These cookies are foundation, fundamental to a world of delicious vegan and gluten-free "vanilla dough and stuff" cookies, not base as in immoral.
This is now my go-to cookie recipe when TC asks for cookies. I figured out how to modify it tastily for high altitude, lower fat, and non-cane sugar purposes. Mix-ins can be anything from the standard chocolate chips, dried fruit, or sliced almonds to hempseeds, shredded coconut, sesame seeds, or other small crunchy bits.
Modified from Vegan Cookies Invade Your Cookie Jar
1/2 cup canola oil
3/4 cup coconut sugar
1 teaspoon vanilla extract
3 tablespoons coconut flour (or tapioca starch or similar)
3/4 cup brown rice flour
3/4 cup sorghum flour
1/2 teaspoon xanthan gum
1/2 teaspoon baking soda
1/2 teaspoon sea salt
3-5 tablespoons non-dairy milk (depends on your flours)
3/4 cup chunks: chocolate chips, hempseeds, shredded coconut, let your mind wander...
Preheat the oven to 350 degrees Fahrenheit. Line two baking sheets with parchment or Silpats.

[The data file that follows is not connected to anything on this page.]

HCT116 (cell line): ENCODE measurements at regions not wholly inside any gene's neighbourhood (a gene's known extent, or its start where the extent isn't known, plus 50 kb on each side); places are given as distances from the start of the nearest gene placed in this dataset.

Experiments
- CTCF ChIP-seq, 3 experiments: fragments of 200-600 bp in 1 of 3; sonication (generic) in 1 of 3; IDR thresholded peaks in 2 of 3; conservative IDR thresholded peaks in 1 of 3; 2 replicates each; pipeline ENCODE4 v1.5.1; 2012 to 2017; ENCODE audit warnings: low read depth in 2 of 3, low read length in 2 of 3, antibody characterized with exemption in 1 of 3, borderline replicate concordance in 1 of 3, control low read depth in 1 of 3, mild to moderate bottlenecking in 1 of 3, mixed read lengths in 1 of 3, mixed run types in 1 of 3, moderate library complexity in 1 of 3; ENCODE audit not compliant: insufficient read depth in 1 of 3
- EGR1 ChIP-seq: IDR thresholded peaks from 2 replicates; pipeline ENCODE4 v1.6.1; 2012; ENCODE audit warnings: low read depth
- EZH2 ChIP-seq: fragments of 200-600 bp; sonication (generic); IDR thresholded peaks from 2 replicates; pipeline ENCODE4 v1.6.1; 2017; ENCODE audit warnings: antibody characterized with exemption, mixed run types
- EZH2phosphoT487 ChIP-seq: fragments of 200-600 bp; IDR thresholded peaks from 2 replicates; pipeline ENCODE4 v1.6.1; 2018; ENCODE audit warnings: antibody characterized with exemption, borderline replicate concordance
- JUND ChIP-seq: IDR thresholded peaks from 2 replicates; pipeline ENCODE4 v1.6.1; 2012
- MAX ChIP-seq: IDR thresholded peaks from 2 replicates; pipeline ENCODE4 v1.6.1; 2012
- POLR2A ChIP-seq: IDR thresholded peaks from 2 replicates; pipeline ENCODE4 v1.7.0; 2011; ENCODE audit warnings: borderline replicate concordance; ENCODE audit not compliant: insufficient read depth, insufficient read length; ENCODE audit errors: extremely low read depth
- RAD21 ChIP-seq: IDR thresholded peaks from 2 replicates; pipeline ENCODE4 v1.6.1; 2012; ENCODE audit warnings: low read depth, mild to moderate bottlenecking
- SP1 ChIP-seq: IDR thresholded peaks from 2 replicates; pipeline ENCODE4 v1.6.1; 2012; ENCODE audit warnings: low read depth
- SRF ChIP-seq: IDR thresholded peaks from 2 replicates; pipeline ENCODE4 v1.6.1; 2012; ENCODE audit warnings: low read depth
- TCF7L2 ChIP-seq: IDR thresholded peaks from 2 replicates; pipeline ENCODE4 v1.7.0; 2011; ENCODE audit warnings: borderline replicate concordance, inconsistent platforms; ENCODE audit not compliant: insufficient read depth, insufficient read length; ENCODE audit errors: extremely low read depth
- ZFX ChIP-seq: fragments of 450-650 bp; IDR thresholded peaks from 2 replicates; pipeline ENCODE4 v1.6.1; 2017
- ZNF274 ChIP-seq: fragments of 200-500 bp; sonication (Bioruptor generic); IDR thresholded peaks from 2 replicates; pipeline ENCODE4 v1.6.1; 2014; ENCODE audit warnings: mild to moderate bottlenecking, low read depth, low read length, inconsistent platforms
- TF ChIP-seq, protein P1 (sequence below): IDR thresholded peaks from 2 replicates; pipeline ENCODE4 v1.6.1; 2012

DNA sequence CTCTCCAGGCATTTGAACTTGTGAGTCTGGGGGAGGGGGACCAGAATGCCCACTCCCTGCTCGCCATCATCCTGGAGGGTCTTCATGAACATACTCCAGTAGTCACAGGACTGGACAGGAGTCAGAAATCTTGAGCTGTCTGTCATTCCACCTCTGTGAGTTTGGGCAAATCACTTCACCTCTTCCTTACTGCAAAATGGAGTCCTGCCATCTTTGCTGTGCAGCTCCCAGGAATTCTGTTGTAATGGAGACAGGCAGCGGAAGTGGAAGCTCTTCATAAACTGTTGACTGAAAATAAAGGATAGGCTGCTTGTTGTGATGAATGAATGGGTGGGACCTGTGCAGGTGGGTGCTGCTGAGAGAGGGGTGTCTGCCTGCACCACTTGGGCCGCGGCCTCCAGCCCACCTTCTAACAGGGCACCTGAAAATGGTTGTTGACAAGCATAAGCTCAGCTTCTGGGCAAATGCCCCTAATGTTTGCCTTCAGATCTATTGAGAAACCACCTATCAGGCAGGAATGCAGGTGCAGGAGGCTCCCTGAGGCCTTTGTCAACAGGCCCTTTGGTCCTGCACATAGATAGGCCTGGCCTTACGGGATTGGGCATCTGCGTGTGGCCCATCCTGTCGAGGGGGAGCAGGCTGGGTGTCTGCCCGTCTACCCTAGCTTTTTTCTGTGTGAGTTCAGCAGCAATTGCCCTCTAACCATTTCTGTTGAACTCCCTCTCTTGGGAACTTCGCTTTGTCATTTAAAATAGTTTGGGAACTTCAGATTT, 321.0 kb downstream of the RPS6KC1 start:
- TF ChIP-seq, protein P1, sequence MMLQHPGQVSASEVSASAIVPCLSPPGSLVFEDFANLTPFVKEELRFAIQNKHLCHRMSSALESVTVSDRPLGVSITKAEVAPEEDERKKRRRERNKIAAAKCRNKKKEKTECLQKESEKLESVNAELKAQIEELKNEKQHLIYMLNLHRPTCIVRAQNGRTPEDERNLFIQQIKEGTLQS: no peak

In a large measuring cup, whisk together the oil, sugar, and vanilla until combined in a goopy mass.
In a medium bowl, whisk together the flours, xanthan gum, baking soda, and salt.
Add wet to dry and mix well, then add in the non-dairy milk, one tablespoon at a time, until the dough coheres. I've found different flour mixes require different amounts of moisture, so it's best to add non-dairy milk in increments, mixing until the dough comes together.
Stir in the chunks.
Transfer the dough to the prepared cookie sheets, in 2-tablespoon mounds with about two inches between them. If you want thinner cookies, flatten them a little with a fork.
Bake for 8-10 minutes (err on the lower side) or until cookies are browned on the edges.
Let cool completely on the pans.
Chocolate chip variety:
Share with your neighbours!
Is it writing time yet? Is it writing time yet? I baked cookies for camping, and I still have to pack. But I want to write! Last night, I had a dream about the theatre where I used to volunteer as a stagehand, somewhat based on the magic of theatre and somewhat based on two fictional short stories I wrote/outlined about the theatre. When I was re-reading the second story, it reads as a hyper (just hyper! Lots of interjections and exclamations!) and prototype to "the" vampire novel I've been writing. According to some literary critics, Louisa May Alcott's The Inheritance was a prototype for Little Women. Having read both of those works, I agree with that theory, and it supports the idea that to improve one's writing, you need to just write.